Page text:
The crappy thing is, those who benefitted, stay rich while those who were carrying what was ‘normal’ economic activity at the time are being put through the grinder. Worse still, as governments have bought up a lot of these bad debts, the welfare budgets for those most vulnerable are being taken away. So even those who couldn’t get credit when it was being thrown around are being screwed.

    I think more upward blame rather than horizontal and downward is in order.

    Moreover, a simple way out of this bullshit is to set much higher minimum wages and a maximum wage as well as pushing usuary finance to the perimeter rather than the centre of the economy.

  • Alias

    Tomas Gorman, if the argument is that the lower paid recycle a greater percentage of their income in the domestic economy than the higher paid, then the facts are on your side. It follows that taxing the income of the lower paid harms the domestic economy, with government essentially squandering a large part of any taxed income it spends on pet projects, overpriced contracts, and repayment of nationalised eurosystem debt (which will cause circa half of all taxed income to be exported from the domestic economy). It is better for the real economy if the state allows the lower paid to reinvest their own income in it rather than acts to undertake this function of their behalf in its own inimitable way.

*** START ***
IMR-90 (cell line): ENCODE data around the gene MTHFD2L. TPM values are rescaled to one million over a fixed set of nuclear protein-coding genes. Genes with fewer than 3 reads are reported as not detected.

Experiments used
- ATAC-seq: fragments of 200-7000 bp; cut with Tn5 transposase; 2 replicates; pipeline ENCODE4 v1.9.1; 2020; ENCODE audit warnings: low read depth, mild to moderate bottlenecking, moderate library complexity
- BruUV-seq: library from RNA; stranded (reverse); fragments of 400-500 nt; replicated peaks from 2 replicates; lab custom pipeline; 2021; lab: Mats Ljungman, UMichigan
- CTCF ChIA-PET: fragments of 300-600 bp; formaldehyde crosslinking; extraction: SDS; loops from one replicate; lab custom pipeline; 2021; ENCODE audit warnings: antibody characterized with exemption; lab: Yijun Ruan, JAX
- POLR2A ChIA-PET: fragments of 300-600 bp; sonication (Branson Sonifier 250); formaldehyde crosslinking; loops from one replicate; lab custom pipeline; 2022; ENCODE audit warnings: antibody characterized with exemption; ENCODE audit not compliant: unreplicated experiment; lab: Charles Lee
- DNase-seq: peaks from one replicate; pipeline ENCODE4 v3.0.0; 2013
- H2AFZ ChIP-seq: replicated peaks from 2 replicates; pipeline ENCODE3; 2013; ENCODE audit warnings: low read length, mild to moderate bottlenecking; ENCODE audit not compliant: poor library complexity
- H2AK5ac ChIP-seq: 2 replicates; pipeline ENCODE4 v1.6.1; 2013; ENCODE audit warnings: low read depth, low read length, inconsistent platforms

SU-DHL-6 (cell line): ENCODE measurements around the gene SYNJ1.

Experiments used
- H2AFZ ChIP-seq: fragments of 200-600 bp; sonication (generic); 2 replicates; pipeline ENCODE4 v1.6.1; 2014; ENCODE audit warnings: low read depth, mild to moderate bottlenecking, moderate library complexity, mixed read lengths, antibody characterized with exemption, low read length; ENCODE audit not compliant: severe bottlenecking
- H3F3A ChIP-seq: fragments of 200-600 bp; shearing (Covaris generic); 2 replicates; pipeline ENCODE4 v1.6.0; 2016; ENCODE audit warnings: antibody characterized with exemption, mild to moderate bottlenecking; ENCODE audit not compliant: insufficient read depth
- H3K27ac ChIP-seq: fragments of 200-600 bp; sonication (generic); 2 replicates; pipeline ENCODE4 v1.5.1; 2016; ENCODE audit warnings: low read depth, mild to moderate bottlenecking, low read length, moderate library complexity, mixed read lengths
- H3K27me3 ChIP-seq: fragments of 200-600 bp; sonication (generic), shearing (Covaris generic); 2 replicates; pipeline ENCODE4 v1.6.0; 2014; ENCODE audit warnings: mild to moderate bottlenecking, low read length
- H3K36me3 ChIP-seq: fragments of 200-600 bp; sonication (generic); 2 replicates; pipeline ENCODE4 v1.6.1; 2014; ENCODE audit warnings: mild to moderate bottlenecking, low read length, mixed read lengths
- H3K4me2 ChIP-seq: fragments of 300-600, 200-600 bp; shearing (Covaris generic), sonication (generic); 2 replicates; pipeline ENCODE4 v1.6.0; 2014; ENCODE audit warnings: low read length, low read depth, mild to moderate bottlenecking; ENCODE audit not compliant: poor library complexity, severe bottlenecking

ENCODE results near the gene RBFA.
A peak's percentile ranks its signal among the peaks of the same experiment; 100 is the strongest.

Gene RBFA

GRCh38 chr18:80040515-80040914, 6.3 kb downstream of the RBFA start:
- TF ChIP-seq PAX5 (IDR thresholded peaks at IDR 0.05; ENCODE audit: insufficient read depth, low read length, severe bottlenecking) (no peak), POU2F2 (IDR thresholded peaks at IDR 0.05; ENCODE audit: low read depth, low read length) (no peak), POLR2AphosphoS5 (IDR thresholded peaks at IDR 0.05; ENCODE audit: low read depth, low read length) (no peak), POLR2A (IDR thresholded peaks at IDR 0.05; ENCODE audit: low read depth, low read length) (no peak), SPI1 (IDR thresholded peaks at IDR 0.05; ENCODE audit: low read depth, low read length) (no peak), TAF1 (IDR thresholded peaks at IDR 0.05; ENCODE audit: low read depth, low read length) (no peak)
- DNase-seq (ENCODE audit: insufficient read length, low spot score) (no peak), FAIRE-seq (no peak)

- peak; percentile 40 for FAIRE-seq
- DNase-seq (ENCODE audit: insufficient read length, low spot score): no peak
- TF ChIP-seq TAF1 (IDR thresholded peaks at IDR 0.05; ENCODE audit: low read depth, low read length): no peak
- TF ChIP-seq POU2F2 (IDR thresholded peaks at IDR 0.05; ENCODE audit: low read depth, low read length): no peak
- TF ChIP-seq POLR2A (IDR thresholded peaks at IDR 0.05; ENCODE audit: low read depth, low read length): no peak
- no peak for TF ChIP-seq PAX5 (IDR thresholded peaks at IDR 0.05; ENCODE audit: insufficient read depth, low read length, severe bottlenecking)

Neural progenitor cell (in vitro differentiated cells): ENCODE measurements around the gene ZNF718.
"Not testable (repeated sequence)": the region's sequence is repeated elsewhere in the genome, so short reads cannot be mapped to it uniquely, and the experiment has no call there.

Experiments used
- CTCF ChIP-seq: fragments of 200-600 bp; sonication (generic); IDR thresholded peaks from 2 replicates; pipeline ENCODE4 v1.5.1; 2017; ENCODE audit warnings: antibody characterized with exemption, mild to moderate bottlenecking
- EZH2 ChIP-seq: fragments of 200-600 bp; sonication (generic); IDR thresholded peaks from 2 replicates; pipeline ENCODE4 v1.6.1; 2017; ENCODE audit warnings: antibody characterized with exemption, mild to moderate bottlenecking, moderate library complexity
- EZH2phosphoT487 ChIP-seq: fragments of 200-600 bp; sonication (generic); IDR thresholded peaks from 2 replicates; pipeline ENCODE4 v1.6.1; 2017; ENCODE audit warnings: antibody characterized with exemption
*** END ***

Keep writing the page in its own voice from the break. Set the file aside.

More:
I don’t have any problem with the state taxing the income of the higher paid since that group is not to be conflated with the wealth-creating group who reinvest their earnings in creating more wealth for the economy and would not be able to do so if the state taxed and duly squandered their wealth. Doctors, lawyers, dentists, politicians, landlords, managers, et al, do not create wealth – they just earn it. The tax burden could be placed on them without impacting on the amount they spend in the domestic economy.